"I want to take this opportunity to send my regards to you and hope you are all successful in your career and have a happy life," said Hu.
 
In India, a Mumbai-based company launched a new taxi service for women, employing female taxi drivers to make women customers feel safer.
 
Prices of flowers doubled in Vietnam where men presented bouquets to their wives and girlfriends, while activists from different human rights groups marched in Islamabad, Pakistan's capital, to mark International Woman's Day.
 
Activists around the world feel there is still a long way to go before equality is achieved.
 
Discrimination
 
In Afghanistan, where two million girls have returned to school since the fall of the Taliban regime, widespread discrimination and domestic violence persist, say experts.
 
The UN Development Fund says at least one out of three Afghan women has been beaten, coerced into sex or otherwise abused.
 
The UN called for an end to pervasive violence against girls and women during armed conflicts and demanded that perpetrators be punished.
 
"Violence against women is both a cause and a consequence of discrimination against women," said Rachel Mayanja, a special adviser to the UN secretary general on gender issues.
 
"It is based on social and cultural practices that hold women and girls as subordinate to men," she said.
 
Meanwhile, in Europe, where gender gaps in employment and education are narrowing, the gap in wages remains around 15 per cent across the 27-nation bloc.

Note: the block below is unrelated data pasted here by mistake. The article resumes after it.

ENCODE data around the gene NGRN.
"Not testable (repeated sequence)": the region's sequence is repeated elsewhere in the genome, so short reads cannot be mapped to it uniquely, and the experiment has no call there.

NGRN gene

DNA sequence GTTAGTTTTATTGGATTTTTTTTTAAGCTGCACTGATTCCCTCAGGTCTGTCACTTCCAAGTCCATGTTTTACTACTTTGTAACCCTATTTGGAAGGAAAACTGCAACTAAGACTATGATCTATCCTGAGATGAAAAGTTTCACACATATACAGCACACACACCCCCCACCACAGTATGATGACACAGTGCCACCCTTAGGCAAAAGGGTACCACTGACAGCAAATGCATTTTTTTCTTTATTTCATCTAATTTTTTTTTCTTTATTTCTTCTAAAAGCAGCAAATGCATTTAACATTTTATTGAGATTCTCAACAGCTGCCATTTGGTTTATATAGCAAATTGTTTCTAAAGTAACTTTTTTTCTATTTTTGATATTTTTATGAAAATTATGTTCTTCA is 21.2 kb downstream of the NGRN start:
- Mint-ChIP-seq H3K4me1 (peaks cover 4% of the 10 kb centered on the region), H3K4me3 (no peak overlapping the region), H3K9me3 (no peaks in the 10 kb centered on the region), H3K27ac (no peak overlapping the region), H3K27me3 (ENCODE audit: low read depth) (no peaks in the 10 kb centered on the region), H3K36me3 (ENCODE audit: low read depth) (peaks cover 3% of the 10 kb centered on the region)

Women account for just 32 per cent of managers, 10 per cent of board members and three per cent of the CEOs of large companies, according to EU figures.
 
A Unicef report released last year showed that women still only accounted for under 17 per cent of parliamentarians in the world, while 19 governments have no women ministers at all.
 
Female activists released
 
In Iran, a number of female demonstrators arrested earlier this week were released, but warned not to attend a woman's day protest outside parliament.
 
The women had been arrested on Sunday after gathering in front of a court in Tehran to protest against the prosecution of a number of other female activists arrested in June last year.
 
Mohammad Ali Dadkhah, a lawyer for two of the released women, said on Thursday: "Twenty-eight of the detained women activists were released on Thursday."
 
But three of the women arrested on Sunday remain in jail.
 
During the original protest in June 2006, about 200 women demanded equal rights for Iranian women and the nullification of a law allowing Iranian men to have four wives.